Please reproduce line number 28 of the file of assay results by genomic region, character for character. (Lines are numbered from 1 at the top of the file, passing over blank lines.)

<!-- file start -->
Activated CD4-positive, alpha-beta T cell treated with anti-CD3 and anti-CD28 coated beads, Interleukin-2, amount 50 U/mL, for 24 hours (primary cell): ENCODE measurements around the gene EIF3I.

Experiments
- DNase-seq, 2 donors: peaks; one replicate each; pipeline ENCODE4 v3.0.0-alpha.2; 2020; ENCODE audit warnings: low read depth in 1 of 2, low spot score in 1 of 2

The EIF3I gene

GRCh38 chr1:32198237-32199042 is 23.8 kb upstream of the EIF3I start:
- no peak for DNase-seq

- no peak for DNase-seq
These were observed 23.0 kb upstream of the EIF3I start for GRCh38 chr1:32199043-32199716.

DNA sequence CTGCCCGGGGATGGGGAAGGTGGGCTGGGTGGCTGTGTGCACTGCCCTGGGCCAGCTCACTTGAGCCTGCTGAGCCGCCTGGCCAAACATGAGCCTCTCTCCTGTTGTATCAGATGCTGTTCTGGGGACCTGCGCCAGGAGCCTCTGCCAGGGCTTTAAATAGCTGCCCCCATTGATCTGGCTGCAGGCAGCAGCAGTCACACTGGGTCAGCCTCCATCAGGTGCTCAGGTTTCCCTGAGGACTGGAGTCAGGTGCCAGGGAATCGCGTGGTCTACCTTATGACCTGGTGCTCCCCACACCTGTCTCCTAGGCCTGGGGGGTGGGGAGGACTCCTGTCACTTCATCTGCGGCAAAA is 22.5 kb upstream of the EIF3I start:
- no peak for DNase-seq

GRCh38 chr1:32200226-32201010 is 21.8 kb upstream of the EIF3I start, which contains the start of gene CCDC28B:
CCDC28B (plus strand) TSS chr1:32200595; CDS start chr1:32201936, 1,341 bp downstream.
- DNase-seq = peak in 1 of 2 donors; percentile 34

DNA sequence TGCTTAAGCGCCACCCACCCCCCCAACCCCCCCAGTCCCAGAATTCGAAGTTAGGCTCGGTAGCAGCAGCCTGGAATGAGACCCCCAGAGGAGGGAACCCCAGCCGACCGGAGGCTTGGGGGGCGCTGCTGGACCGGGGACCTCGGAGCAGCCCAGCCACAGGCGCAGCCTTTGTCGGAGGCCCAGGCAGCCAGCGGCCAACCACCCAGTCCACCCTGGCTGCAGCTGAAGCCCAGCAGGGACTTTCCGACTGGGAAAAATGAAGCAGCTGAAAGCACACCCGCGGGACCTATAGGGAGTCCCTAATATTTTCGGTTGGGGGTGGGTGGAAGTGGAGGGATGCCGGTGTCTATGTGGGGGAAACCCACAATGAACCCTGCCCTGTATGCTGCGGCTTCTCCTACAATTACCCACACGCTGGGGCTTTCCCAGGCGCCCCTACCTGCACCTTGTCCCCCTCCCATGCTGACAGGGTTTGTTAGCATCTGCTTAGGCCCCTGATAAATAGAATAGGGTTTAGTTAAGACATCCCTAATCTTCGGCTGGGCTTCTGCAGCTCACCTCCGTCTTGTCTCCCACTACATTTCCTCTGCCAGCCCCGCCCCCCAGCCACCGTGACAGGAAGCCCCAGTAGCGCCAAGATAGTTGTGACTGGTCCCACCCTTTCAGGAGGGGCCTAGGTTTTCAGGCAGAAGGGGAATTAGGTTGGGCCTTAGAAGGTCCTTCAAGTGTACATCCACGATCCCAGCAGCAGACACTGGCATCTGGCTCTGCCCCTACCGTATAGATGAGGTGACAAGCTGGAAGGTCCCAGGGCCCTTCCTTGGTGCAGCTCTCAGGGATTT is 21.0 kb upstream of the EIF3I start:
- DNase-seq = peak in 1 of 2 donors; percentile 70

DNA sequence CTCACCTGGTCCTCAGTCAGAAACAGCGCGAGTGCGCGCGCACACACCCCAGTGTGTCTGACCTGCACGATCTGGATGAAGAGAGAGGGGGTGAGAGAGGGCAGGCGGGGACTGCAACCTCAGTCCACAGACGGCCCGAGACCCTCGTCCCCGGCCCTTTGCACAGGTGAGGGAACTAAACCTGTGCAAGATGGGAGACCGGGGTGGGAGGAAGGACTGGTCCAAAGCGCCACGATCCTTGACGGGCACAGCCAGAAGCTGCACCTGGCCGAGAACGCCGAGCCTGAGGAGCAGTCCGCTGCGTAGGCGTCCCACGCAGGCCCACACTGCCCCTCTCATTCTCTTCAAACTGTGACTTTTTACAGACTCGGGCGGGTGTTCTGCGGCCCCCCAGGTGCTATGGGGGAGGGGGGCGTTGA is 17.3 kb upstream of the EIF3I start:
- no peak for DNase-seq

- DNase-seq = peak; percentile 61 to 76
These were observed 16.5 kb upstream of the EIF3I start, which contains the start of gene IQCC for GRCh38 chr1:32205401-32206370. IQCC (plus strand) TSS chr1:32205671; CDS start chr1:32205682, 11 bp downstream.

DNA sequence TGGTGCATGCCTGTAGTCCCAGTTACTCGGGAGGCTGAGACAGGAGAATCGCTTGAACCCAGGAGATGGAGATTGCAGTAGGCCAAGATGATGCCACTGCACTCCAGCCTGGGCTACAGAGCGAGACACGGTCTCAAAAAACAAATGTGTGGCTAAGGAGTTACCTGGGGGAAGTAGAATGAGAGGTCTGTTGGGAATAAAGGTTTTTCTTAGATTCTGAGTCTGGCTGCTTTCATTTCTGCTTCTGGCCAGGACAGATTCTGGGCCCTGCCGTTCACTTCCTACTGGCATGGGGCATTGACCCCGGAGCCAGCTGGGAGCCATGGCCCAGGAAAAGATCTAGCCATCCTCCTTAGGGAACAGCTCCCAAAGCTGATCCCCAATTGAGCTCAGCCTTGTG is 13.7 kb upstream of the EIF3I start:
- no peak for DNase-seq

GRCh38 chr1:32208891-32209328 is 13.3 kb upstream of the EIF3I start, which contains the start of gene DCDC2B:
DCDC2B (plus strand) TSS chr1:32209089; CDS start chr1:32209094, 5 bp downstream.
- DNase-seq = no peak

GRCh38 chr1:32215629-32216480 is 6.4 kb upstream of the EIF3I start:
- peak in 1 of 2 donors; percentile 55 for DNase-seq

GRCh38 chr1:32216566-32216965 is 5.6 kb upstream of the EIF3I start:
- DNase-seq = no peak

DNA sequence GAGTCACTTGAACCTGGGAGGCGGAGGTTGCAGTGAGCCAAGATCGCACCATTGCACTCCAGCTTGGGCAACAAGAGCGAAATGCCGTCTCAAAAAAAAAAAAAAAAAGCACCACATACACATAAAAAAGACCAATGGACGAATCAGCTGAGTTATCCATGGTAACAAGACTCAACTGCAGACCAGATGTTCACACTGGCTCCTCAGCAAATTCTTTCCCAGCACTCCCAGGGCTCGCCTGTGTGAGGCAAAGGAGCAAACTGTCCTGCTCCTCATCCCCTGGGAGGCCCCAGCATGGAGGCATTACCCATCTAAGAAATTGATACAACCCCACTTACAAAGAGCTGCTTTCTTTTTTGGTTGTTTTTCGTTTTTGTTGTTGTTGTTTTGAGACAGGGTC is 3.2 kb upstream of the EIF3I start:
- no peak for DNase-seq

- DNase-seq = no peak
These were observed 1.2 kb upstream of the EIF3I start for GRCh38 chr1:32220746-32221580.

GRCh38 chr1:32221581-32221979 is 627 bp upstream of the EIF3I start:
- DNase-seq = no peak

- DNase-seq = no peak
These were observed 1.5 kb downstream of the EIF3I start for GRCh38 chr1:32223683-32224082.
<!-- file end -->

- DNase-seq = no peak